Email is one of the most common means of contact both within and outside of the office. You would almost certainly use email in any way, regardless of your profession or sector, due to its pace and reliability. Professional emails can be written for a number of purposes. For example, you may need to summarize an important meeting, share information, communicate an important update, or submit an introduction letter.
A formal email is usually sent to someone you don’t know too well or to someone of authority. Your professor, a public official, or even a firm in that you do business are all examples of people to which you would send a formal email.
If the office is formal, use formal emails with your supervisor and coworkers unless otherwise instructed. Many offices are becoming more informal, and this frequently extends to email messages. If you’re unsure of what’s best for the workplace, ask.
Now, let’s see how to write a formal email in 7 steps & at the end combine all the steps & voilà you will have a complete formal email. So, let’s just dive right in –
STEP – 1 : Subject Line
The subject line is what the reader sees in their inbox. If the subject line is misleading or missing information, your email may not get read. The message may even be sent to spam. The more formal your email is, the more detailed your subject line should be. But beware of making your subject line too long.
Here’s an example of a formal email subject line:
- Required Student Meeting: December 5th, 9:30 a.m.
STEP – 2 : Begin with a greeting
It may seem odd to address a stranger on the Internet as Dear, but it’s standard in formal correspondence.
When possible, it’s best to put the recipient’s name. Follow it with a comma or colon, as in these examples:
- Dear Chad,
- Dear Mr. Oswald:
- Dear Ms. Picard-Mimms:
- Dear Professor McGonagall,
If you’re not sure whether a woman you’re writing to is Ms. or Mrs., then Ms. is usually the safer option. Another solid, gender-neutral approach is to simply put the recipient’s full name:
- Dear Alex Lee:
By contrast, the generic Dear Sir or Madam seems impersonal and should be avoided.
If you don’t know the name of the person you are writing to, use:
- To whom it may concern,
STEP – 3 : Thank the recipient
If you have something to be thankful for, you can do so at the beginning, so it doesn’t sound like an afterthought. Some examples:
- Thank you for your kind contribution to Red Panda Conservation International.
- Thanks for your interest; my client would be more than happy to chat at the time you suggested.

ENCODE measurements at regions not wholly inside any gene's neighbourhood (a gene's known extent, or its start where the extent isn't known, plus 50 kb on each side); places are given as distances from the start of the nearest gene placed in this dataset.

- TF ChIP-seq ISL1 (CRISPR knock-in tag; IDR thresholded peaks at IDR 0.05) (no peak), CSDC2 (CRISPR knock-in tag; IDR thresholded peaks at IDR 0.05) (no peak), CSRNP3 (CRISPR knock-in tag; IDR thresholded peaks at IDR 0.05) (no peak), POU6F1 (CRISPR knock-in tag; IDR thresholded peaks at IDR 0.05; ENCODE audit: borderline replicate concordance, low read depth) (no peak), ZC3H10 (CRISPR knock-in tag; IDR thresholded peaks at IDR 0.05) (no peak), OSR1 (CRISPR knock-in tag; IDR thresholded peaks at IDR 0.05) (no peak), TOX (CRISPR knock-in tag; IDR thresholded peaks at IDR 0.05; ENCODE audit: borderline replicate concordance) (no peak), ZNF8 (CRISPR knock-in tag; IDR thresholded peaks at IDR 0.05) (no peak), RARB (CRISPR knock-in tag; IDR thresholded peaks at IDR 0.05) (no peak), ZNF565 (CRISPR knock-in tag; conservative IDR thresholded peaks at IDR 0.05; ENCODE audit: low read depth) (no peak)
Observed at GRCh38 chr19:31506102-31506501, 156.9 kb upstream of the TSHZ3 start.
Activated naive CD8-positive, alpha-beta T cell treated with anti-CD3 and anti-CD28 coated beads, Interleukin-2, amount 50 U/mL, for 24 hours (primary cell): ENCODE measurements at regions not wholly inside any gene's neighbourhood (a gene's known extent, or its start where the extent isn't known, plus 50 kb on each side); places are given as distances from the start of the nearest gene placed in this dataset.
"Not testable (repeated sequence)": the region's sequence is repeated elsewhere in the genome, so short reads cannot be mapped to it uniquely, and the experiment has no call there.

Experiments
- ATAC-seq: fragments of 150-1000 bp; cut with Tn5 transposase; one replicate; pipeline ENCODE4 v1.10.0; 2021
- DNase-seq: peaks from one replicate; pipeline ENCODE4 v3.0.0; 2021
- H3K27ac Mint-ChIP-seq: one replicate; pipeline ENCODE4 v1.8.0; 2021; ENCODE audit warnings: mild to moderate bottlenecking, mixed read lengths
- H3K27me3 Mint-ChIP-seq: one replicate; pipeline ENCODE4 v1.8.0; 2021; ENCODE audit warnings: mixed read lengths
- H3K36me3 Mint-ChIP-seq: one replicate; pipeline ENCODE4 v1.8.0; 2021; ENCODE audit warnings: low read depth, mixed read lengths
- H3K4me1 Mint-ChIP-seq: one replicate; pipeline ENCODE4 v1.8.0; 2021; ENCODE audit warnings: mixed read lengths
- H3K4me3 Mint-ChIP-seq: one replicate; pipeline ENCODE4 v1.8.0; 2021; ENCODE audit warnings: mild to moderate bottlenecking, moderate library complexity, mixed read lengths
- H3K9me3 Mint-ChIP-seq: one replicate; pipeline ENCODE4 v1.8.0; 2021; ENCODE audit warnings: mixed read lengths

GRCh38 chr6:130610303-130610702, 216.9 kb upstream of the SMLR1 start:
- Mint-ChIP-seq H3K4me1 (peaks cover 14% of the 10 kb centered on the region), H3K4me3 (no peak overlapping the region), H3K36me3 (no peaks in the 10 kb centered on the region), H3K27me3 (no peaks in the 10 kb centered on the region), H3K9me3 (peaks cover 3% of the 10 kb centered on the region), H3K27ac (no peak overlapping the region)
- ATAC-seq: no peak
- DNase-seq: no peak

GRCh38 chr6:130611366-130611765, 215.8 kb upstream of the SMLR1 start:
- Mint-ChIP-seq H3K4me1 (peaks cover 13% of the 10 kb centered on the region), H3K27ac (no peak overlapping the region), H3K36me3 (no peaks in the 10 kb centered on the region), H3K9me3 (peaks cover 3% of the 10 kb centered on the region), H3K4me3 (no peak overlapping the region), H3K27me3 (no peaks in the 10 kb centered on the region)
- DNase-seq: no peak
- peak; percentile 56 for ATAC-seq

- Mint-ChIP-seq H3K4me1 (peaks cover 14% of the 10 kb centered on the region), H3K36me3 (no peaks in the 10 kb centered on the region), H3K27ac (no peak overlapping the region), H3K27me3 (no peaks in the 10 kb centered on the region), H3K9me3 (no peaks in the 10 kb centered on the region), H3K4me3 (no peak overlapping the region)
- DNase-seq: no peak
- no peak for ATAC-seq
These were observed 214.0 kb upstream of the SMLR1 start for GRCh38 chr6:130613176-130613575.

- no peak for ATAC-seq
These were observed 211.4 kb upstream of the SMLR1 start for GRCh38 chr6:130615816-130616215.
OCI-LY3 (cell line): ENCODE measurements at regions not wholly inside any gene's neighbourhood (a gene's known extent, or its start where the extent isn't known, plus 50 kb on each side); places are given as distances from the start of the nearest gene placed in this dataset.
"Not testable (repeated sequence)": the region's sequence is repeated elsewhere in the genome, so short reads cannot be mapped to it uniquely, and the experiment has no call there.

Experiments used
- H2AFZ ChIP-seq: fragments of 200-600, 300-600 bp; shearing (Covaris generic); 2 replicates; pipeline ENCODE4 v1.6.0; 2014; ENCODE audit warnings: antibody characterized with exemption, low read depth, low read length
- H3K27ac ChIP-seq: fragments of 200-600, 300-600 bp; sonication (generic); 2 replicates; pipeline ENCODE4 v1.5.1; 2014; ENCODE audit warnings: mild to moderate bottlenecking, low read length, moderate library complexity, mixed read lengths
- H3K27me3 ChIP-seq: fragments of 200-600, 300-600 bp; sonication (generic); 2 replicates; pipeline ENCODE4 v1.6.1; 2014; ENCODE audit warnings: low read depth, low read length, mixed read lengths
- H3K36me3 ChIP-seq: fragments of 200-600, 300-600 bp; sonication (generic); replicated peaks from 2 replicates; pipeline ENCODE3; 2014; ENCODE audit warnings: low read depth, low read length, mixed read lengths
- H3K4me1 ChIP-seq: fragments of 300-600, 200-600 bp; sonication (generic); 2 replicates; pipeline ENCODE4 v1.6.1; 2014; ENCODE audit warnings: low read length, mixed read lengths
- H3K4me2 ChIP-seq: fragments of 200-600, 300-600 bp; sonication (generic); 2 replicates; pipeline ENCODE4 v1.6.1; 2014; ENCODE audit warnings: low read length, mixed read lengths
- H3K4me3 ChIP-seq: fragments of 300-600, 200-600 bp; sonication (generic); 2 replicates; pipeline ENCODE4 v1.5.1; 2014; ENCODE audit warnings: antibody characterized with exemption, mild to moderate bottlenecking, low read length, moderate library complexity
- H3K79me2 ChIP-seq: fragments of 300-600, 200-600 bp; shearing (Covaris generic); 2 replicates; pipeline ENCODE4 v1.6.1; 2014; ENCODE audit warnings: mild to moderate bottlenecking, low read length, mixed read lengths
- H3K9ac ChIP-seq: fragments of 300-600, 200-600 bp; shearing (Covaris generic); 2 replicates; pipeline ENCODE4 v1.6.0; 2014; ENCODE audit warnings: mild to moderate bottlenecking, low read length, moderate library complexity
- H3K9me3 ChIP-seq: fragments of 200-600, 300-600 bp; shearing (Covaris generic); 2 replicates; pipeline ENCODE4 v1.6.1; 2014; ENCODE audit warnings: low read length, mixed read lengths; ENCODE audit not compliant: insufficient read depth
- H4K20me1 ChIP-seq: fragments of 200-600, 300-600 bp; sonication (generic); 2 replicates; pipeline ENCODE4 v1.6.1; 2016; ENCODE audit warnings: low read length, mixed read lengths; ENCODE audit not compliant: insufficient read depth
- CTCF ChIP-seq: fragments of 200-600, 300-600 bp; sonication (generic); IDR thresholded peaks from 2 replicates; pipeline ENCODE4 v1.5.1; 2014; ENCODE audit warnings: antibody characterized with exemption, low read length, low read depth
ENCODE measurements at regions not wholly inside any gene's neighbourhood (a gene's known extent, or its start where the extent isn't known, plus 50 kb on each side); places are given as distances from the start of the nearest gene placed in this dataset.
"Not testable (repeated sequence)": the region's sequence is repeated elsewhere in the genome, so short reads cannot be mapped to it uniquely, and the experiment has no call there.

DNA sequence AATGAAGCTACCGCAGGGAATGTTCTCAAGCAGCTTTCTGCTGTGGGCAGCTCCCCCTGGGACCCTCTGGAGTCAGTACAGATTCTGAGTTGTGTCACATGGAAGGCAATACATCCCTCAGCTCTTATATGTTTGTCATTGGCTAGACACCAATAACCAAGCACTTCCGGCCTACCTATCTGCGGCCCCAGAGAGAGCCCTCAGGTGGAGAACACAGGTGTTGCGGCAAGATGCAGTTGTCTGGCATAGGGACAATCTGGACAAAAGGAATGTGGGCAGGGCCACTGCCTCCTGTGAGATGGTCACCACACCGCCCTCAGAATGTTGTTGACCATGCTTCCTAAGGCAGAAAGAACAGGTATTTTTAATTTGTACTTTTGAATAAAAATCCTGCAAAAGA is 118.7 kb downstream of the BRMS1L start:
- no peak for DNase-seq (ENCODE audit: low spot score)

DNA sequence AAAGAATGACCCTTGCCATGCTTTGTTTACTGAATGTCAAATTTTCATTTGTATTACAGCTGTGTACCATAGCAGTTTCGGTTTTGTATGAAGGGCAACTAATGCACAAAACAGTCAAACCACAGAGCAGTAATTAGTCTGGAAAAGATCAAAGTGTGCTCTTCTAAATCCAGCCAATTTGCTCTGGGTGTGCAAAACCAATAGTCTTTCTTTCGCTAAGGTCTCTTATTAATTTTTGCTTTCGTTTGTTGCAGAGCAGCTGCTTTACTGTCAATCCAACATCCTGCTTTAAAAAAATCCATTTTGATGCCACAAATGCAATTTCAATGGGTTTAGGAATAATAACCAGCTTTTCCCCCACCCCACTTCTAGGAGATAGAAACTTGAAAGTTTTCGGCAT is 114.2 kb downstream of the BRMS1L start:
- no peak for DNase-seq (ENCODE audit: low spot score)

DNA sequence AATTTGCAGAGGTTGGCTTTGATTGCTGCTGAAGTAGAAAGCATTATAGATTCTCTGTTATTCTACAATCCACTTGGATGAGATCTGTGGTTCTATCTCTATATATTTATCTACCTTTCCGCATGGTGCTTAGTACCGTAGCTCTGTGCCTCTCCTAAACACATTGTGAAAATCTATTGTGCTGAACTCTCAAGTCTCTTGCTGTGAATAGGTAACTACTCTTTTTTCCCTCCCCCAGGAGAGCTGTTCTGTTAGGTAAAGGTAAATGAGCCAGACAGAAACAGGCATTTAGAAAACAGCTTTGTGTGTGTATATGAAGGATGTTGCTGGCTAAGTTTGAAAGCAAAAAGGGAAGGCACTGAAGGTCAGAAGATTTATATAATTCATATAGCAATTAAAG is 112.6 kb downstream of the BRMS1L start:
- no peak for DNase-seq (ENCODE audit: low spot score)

The goal here is to get right to the point; you don’t want to leave a busy reader guessing. Thanking the reader makes him or her more at ease and makes you look more friendly.
If you’re writing to a stranger with whom you’ve never spoken before, start the body of your email with Step 4, which is mentioned below.
STEP – 4 : State your purpose
If you are starting the email communication, it may be impossible to include a line of thanks. Instead, begin by stating your purpose. For example :
- I am writing to enquire about your research on “XYZ”.
- I am writing to inform you about my leave of absence from 14-16th of May.
Make your intention clear early in the email, and then proceed to the main body of the email. Bear in mind that people like to read emails fast, so keep your sentences brief and to the point.
STEP – 5 : Add your closing remarks
Before you end your email, it’s polite to thank your reader one more time and add some polite closing remarks. You might start with:
- Thank you for your patience and cooperation.
- Thank you for your consideration.
And then follow up with :
- If you have any questions or concerns, don’t hesitate to let me know.
- I look forward to hearing from you.
STEP – 6 : End with a closing
The last step is to include an appropriate closing with your name. For instance :
- Best regards
- Thank you
Avoid closings such as “Best wishes” or “Cheers” unless you are good friends with the reader.
STEP – 7 : Take a moment to proofread
Looking at what you wrote before sending it shouldn’t be a time-consuming task: Remember that the perfect email is brief. Make sure your salutation is correct (there’s nothing worse than learning the name of the person you just emailed was misspelled) and that you say thank you when it’s appropriate. Check that any proposal you make is concise and simple to grasp, but not sudden or arrogant. Maintain a professional impression of yourself and your business by paying close attention to pronunciation, spelling, and punctuation.
So, this is all the ins & outs of a formal email. Be sure to follow all the steps properly.
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Aqib Adnan Shafin
Content Writing Intern